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Where do the Bulls go without Derrick Rose?

By Matt Moore | NBA writer

The Bulls must once again move forward without their star.  (USATSI)
The Bulls must once again move forward without their star. (USATSI)

And just like that, Derrick Rose is gone, again. After it was announced that Derrick Rose will undergo surgery to repair a torn meniscus in his right knee less than a month after returning from an 18-month absence recovering from a torn ACL.

Ken Berger has the details on the future of Rose, and the tough decision in front of both he and the Bulls, but meanwhile, the season rolls on for Chicago. The Bulls still have to finish the season, and should they have conidence Rose can return depending on how long he's out, they will still want to be in position for a playoff run if and when that happens.

Last season, the Bulls not only remained competitive as Rose's absence stretched into weeks and then months, but thrived, winning the fifth seed and toppling the Brooklyn Nets in the first round.

The core of the team was of course it's stellar defense. That should remain unaffected as the team still features Joakim Noah defending at the rim, Luol Deng and Jimmy Butler on the perimeter, and Tom Thibodeau able to orchestrate wine from water when it comes to defense. Losing Rose wont't impact this in the slightest. Rose is a decent defender, but far from a good one, and was actually making questionable decisions and getting lost this season as he shook off the rust.

Chicago this season gave up 100.6 points per 100 possessions with Rose on the floor, and just 84.8 with him off of it. Those numbers are rarely if ever reflective of the true measure of a player's defensive output, but it does bear out what the eye test revealed: Rose was a minus defender for Chicago.

Offensively is where the problems will arise. While the Bulls were technically better by less than two points per 100 possessions with Rose on the bench, he gave them too much of a threat when he was cooking, and is too talented to ignore as a huge missing component.

Last season the Bulls had Nate Robinson to turn to offensively. Robinson is erratic, inconsistent and far too confident in his own talents. But that confidence also serves to help him go on huge scoring runs and make monster shots when the games get tight. He took over a game vs. the Nets in the playoffs and was instrumental in several scoring runs. The Bulls last season also had Marco Belinelli to create off the dribble. While Belinelli was similarly inconsistent as with Robinson, he was still able to produce and create offense off the dribble.

This season, the Bulls expected Rose back and geared a team to use his talents. Mike Dunleavy has struggled overall and is a pure spot-up shooter. To back up Rose, the Bulls have Kirk Hinrich who struggles with anything inside the paint and Marquis Teague who just struggles. They lack another playmaker on the perimeter, which means that the offense will go through Luol Deng and Butler, when it's not being force-fed to Boozer.

The conclusion is that this makes the Bulls easier to defend. They could actually struggle more than last season when they were 23rd in offensive efficiency. They have a better roster than last season, but not a better roster configured to withstand an injury to the franchise.

The keys will be Carlos Boozer taking over a huge chunk of the offense, Joakim Noah and Jimmy Butler getting healthy, and Luol Deng essentially being insanely good. That's a lot to ask.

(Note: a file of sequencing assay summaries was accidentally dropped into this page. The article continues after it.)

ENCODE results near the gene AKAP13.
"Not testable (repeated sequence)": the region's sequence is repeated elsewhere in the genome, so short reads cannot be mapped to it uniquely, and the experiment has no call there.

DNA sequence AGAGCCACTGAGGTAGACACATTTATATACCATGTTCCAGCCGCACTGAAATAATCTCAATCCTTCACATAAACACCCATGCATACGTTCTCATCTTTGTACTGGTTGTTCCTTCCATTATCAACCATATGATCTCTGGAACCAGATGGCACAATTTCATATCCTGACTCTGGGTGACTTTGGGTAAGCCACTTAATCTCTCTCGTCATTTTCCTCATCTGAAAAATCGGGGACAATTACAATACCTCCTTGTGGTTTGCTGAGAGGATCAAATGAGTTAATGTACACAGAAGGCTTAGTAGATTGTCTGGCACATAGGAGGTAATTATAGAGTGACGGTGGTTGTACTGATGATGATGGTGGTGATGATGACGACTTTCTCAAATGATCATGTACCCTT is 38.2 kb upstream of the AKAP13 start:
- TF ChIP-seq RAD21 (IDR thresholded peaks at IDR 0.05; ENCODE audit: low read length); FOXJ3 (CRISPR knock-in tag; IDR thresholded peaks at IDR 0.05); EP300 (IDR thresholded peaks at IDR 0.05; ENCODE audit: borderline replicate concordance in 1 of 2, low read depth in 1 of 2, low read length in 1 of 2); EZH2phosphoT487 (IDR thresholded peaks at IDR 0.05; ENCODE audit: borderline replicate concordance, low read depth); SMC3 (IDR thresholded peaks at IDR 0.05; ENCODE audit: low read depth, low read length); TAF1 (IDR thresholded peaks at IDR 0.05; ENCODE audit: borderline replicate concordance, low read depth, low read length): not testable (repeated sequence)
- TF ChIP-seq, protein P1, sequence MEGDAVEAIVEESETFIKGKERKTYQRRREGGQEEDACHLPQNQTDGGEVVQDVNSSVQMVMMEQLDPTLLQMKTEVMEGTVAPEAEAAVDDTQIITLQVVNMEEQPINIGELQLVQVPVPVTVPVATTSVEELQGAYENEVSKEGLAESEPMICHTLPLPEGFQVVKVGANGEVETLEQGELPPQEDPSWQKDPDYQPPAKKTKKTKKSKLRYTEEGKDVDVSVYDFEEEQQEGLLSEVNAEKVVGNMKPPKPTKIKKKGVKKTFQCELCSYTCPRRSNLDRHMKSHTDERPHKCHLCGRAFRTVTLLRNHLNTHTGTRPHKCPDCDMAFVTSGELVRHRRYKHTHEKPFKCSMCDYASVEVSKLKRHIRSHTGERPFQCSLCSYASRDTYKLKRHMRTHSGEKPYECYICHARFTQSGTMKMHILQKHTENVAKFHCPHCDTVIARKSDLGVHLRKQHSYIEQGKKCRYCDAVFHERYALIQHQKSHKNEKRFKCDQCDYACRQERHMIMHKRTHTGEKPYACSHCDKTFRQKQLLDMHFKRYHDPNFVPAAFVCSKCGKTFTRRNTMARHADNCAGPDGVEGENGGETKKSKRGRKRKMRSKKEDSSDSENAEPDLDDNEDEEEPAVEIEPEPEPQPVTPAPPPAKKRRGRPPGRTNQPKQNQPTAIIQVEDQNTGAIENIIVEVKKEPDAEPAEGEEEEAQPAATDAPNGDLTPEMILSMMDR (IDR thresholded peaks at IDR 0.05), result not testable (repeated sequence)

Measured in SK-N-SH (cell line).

Can they make the playoffs? Yes. Absolutely, 100 percent, because the Eastern Conference is horrible and they will likely be well above the .500 mark that at bare minimum is needed.

But after that, it's a question of where Rose is. Is the objective to get back to the plaoffs and hope Rose is back by March, basically a repeat of last year only instead he actually comes back? Or is it prepare for the possiblity of him missing the entire season? These are the questions the Bulls will have to try and determine over the next two months, should Rose miss at least that long.

Of course, there is the other option. Recognize that Rose was not himself when he came back, that there's no win in rushing him back and that sticking to an ultra-consevative approach remains the best outcome for Chicago long-term. Under those conditions, with this roster built the way it is, do you play out the string? Or do you turn around and start moving for assets in order to cut costs and aim for yet another run in 2014-2015?

It may seem like an overreaction, but bear in mind that next season, they get Nikola Mirotic, one of the top prospects in Europe, Luol Deng will be a free agent this summer and likely aggravated by the way the team has slow-rolled extension talks, and Carlos Boozer will finally be an expiring contract. You can re-gear your team with a new core of Rose, Noah, Jimmy Butler, and Mirotic, which allows you to focus on the bench.

Is that something the team would commit to? Oh, and by the way, there's the San Antonio possibility. You can't really think the Bulls could be bad enough to make a high lottery spot, but if they really tanked and wound up in the middle, there's a chance they could snag a top-three spot, and pull off a situation similar to putting Tim Duncan next to David Robinson, only Rose would be considerably younger than Robinson was then.

Rose is the Bulls' future, provided he can come back from this injury. (If he can't, or if he suffers another one, the question gets much more difficult.) But his absence suddenly leaves the Bulls in the perilous position of going from a championship contender to a team trapped in purgatory. It happens just that fast. Figuring out the best way to get out of it... that will likely take much longer.

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